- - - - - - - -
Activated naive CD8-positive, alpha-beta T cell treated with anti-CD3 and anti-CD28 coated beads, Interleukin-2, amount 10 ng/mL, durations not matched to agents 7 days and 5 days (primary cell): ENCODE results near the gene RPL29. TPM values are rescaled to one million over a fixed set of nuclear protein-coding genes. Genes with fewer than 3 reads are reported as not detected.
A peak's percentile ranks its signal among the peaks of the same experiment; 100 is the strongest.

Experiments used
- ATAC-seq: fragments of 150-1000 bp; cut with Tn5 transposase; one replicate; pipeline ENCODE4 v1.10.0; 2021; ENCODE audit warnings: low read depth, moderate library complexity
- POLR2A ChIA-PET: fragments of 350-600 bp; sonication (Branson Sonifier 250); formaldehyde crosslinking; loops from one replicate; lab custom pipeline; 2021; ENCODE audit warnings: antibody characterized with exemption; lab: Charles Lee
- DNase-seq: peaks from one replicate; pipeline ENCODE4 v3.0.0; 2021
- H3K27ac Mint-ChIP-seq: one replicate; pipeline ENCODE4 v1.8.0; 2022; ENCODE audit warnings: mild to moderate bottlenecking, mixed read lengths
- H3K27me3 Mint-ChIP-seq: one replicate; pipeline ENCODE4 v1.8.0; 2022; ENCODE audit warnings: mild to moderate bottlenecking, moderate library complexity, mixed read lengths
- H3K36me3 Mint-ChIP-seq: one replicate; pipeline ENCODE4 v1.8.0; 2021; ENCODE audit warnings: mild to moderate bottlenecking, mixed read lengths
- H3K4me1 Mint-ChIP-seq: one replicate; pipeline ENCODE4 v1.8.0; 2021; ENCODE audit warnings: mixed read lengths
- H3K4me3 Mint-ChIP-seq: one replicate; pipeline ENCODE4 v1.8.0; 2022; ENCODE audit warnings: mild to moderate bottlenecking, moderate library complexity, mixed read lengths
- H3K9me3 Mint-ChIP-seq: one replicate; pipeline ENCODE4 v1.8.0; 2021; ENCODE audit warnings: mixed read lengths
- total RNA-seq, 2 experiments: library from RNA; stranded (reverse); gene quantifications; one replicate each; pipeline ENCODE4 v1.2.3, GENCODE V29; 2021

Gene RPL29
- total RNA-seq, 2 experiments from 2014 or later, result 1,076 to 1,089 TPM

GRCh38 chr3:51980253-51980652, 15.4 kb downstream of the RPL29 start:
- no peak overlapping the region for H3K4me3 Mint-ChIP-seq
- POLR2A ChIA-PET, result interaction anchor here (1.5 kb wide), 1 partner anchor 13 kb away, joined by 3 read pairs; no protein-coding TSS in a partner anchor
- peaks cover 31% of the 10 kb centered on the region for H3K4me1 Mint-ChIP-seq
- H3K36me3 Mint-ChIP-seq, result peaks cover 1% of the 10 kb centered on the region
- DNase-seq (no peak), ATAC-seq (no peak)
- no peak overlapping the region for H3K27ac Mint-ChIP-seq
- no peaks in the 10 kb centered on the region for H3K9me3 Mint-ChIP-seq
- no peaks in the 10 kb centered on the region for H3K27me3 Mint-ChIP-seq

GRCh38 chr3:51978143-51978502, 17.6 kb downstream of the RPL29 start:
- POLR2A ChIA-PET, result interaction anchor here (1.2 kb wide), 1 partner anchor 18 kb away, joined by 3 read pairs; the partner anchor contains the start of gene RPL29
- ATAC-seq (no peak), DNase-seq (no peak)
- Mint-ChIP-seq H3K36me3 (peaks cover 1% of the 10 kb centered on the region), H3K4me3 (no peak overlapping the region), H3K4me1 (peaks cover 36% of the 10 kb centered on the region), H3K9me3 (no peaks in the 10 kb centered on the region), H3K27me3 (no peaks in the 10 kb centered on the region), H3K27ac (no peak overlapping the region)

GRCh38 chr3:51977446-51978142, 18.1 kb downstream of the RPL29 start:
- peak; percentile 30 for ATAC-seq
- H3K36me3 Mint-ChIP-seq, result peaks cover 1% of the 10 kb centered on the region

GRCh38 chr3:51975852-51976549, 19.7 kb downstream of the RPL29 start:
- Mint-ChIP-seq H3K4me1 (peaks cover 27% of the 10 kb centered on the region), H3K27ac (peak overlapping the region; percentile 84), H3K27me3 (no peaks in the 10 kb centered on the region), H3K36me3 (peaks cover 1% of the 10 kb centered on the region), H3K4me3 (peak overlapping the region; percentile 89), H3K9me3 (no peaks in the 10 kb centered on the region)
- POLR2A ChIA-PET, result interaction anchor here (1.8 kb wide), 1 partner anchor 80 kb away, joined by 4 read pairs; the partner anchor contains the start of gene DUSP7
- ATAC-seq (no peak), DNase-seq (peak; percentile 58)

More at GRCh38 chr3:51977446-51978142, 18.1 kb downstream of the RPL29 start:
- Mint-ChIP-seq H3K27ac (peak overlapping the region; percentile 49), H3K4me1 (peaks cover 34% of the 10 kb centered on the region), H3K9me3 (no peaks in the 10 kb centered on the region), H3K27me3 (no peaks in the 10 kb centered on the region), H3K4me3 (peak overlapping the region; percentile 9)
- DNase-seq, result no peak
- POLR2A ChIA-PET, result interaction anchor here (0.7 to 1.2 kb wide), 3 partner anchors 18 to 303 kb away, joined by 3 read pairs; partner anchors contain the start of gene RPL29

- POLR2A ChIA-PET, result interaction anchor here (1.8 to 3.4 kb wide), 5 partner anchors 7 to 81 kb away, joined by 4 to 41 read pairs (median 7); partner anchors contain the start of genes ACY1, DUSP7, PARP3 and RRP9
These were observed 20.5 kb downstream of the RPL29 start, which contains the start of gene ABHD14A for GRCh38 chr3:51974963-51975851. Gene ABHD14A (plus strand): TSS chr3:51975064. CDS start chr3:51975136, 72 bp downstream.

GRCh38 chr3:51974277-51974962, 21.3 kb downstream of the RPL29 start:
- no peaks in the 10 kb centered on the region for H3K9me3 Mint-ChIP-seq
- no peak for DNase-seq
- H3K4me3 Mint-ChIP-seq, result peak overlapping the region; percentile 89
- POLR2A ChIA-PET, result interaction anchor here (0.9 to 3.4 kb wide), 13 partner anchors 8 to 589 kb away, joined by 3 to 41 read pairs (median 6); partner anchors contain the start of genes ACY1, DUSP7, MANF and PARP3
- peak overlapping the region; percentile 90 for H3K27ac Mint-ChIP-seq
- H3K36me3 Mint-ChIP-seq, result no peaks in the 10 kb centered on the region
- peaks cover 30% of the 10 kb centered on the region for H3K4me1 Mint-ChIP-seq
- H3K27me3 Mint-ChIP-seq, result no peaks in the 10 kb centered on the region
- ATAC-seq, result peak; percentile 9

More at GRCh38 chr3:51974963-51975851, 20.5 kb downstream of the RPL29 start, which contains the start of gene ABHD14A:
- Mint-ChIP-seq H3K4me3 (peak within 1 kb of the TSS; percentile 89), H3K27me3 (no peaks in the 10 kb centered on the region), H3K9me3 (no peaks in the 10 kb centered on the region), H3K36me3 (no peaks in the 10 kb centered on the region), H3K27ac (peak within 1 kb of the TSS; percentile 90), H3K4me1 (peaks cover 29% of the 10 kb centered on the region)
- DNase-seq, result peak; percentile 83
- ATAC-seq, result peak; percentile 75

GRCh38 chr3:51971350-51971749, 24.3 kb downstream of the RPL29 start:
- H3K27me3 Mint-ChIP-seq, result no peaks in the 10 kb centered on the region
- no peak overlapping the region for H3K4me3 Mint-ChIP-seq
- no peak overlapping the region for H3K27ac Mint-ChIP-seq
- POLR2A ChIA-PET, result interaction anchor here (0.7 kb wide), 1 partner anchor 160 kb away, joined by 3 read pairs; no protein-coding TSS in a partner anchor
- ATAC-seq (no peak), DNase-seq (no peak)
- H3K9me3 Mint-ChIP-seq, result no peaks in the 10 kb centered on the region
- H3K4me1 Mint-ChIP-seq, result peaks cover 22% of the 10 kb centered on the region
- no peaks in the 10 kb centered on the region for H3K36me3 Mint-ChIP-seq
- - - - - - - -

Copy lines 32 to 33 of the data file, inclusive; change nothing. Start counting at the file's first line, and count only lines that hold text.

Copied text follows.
GRCh38 chr3:51975852-51976549, 19.7 kb downstream of the RPL29 start:
- Mint-ChIP-seq H3K4me1 (peaks cover 27% of the 10 kb centered on the region), H3K27ac (peak overlapping the region; percentile 84), H3K27me3 (no peaks in the 10 kb centered on the region), H3K36me3 (peaks cover 1% of the 10 kb centered on the region), H3K4me3 (peak overlapping the region; percentile 89), H3K9me3 (no peaks in the 10 kb centered on the region)